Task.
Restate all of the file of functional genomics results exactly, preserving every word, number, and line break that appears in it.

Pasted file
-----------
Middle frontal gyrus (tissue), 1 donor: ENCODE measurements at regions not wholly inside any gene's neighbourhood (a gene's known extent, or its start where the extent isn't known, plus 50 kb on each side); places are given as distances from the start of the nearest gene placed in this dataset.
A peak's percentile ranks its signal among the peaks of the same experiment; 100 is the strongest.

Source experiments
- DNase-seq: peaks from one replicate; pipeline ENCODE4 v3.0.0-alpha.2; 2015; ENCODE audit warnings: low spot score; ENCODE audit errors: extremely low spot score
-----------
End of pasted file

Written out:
Middle frontal gyrus (tissue), 1 donor: ENCODE measurements at regions not wholly inside any gene's neighbourhood (a gene's known extent, or its start where the extent isn't known, plus 50 kb on each side); places are given as distances from the start of the nearest gene placed in this dataset.
A peak's percentile ranks its signal among the peaks of the same experiment; 100 is the strongest.

Source experiments
- DNase-seq: peaks from one replicate; pipeline ENCODE4 v3.0.0-alpha.2; 2015; ENCODE audit warnings: low spot score; ENCODE audit errors: extremely low spot score